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In this letter, M. J. Jones invites Dr. King and Mrs. King to be his guest at a dinner with Dr. L. Harold DeWolf. DeWolf is delivering three lectures over the course of two days, to which Dr. and Mrs. King are also invited.
V.R. Hardy lectures Dr. King regarding his methods of obtaining equality. He asserts that such methods will only result in a race of people wallowing in self-pity. Hardy cites the long-term oppression of Jews as a case in point of how to overcome the tragedies of the past.
David Bilk, representing the British National Union of Students, requests that Dr. King present a lecture series for the larger British Universities explaining the past, present, future of the Civil Rights Movement in the United States.
Dr. King is writing to express his deep appreciation for the generous contribution made by Jerry Flint. He acknowledges the importance of the continuous support of the contributors so that the fight for social justice and peace can continue.
The Baptist Union of Western Canada informs Dr. King that they have released him from any obligation to participate in the convention in Winnipeg. The union is conscious of Dr. King's great responsibilities and the difficulty he faces while attempting to make appearances.
This note, signed "A white citizen who likes good Negroes," warns that President Johnson is no friend to the Civil Rights Movement, only supporting African American voting rights to earn more votes for his reelection. It is unclear if both sides of this note were written by the same author. Both discuss how they are conscientious objectors, although they object to an integrated society, writing that "[No] high-class, intelligent persons (politicians excepted) will accept the Negro when he has an axe to grind."
Emmitt LaMarr writes Dr. King about the status of his proposal to the National Dairy Products Corporation regarding Operation Breadbasket. Although LaMarr does not hold an executive position with the corporation, he assures Dr. King his efforts are not in vain.
Ms. Saum applauds the positive attitude and accomplishments of organizations like the National Urban League, which she contrasts with the marches and riots that she feels hinder goodwill and cooperation.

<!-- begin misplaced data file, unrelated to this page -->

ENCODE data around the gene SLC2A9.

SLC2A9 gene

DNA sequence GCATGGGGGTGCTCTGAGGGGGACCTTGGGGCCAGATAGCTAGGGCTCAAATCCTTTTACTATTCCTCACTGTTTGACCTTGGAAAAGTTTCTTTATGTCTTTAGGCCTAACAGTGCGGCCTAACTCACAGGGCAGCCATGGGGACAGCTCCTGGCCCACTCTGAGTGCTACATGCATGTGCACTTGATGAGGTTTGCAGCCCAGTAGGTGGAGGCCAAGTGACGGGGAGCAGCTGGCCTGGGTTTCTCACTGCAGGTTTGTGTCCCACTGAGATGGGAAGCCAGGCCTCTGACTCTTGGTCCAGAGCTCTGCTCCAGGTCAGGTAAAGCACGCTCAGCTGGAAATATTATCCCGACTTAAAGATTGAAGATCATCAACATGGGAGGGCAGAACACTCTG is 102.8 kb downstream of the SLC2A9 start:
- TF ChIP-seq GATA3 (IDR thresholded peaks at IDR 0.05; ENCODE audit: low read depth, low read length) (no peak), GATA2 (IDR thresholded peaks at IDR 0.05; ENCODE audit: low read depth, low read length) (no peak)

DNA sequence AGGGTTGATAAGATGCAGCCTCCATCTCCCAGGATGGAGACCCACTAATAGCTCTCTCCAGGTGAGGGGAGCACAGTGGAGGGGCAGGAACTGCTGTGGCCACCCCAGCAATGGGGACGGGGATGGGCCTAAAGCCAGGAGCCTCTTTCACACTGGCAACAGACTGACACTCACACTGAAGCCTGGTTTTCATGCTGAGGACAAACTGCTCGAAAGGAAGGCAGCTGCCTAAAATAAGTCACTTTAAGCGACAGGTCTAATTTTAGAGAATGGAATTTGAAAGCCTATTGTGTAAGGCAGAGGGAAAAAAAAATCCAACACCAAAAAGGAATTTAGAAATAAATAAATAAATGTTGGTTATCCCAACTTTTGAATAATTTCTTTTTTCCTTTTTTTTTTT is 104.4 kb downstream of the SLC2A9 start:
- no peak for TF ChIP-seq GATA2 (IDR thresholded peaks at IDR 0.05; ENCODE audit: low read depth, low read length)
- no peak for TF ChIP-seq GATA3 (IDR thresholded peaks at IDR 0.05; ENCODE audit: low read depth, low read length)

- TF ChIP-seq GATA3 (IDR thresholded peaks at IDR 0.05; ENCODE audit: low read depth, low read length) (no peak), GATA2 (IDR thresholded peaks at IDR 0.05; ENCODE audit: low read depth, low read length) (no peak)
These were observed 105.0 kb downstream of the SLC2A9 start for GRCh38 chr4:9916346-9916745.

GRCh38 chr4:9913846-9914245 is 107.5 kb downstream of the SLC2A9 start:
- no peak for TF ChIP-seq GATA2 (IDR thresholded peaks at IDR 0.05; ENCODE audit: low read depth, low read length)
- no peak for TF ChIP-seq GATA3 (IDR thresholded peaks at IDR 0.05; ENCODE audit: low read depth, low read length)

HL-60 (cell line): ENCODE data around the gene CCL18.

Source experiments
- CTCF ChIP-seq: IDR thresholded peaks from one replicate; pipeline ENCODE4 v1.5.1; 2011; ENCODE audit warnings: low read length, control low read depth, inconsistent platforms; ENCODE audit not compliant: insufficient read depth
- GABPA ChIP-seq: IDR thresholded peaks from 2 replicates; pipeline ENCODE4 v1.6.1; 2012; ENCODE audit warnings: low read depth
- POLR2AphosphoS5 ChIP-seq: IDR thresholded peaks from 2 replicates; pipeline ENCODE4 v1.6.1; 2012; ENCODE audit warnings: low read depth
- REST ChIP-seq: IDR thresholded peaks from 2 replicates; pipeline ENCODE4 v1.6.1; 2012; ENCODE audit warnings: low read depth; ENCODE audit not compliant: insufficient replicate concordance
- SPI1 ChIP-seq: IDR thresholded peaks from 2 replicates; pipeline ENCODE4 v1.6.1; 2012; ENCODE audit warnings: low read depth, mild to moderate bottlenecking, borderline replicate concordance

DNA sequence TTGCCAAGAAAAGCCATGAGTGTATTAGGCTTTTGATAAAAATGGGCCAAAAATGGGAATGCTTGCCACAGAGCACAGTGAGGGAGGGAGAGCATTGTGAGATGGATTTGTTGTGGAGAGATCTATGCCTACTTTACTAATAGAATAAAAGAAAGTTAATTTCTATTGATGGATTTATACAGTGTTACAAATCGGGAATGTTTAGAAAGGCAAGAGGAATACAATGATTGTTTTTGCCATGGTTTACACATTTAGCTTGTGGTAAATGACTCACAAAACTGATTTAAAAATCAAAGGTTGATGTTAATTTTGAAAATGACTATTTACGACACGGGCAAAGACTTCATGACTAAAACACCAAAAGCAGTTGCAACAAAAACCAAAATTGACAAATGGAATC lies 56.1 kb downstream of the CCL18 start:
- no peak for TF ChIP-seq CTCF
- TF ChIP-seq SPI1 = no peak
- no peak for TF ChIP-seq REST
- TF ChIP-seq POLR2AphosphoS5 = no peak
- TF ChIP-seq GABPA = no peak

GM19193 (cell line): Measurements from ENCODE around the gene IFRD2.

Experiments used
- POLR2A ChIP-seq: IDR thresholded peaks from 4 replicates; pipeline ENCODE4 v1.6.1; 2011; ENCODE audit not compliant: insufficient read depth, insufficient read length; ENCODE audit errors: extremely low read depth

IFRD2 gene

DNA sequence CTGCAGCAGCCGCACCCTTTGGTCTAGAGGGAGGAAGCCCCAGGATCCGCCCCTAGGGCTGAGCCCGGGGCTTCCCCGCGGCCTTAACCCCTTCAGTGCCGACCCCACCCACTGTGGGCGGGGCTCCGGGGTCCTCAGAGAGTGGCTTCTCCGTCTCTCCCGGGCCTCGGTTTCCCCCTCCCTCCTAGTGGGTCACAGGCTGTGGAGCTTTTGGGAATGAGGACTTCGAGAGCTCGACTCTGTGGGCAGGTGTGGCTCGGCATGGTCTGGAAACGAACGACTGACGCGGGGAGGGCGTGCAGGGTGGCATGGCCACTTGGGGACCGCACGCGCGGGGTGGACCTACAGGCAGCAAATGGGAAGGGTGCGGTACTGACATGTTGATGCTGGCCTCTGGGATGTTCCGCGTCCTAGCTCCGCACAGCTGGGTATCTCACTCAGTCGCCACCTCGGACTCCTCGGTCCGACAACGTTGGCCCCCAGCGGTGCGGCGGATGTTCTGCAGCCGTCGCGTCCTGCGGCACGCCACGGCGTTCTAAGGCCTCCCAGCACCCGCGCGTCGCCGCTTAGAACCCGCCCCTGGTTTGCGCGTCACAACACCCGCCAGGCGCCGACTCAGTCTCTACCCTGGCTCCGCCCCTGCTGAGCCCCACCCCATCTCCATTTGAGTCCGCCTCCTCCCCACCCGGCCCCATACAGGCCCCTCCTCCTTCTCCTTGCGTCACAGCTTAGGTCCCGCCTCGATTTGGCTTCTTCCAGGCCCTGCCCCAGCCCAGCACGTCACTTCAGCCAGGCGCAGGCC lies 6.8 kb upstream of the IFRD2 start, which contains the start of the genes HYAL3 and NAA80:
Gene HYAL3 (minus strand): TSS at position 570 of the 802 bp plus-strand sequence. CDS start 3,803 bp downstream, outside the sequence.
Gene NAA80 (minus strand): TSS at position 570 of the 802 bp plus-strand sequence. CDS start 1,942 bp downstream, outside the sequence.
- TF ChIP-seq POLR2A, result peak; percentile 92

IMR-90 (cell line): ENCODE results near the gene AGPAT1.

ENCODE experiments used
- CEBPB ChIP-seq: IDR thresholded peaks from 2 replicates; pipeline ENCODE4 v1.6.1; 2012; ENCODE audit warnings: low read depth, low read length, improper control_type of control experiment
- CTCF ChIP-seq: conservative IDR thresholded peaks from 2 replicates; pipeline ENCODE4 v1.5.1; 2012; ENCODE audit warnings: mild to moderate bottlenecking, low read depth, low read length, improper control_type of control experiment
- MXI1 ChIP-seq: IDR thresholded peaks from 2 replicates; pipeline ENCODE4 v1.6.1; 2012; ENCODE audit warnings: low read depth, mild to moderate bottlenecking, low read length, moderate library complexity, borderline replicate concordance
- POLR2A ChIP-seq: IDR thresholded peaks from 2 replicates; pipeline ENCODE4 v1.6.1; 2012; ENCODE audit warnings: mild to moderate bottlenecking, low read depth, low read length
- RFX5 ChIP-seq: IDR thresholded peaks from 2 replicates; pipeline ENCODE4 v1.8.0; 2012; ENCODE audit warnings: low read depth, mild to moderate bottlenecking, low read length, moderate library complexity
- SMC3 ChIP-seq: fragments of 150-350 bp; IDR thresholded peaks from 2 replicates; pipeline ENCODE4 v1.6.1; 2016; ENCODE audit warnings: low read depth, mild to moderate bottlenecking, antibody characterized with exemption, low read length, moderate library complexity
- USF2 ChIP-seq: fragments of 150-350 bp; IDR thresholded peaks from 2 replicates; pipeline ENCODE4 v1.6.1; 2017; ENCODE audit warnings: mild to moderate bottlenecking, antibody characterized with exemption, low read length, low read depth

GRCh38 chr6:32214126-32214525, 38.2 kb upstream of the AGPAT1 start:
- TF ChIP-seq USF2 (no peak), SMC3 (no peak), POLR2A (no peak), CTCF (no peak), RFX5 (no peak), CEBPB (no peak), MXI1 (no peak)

This document is a letter from the Greater Chicago Scavenger Association to Negro citizens. The letter informs the citizens of the beneficial affect that The Greater Chicago Scavenger Association can have on them and their community.
Roberta S. Felton writes to Dora McDonald in recognition and thanks for the letter she received.
This letter includes a $500 check from Mr. Sidney Emerman and a copy of two letters between the author and Emerman. Additionally, the author encloses two checks totaling $435 from Mr. Clifford Joseph who donated proceeds from Christmas cards that he designed and printed.
In this letter, dated January 4, 1968, the chaplains at Benton Chapel of Vanderbilt University enclose a check of support to the S.C.L.C.
Congressman Thomas C. McGarth writes to Dr. King concerning recent challenges surrounding the seating of the Mississippi Congressional Delegation. McGarth discusses his involvement with the voting process.
Dr. King elaborates on the "hypocritical" and "high-handed injustice" executed by the United States and their refusal to seat Julian Bond for the Georgia State Legislature. Abraham Lincoln is highlighted for his exercise of the democratic right in his stance against Congress involving the United States war with Mexico. Dr. King asserts the irony in the method of Mr. Bond's colleagues and critics whom either indirectly or directly supported racial segregation. Dr.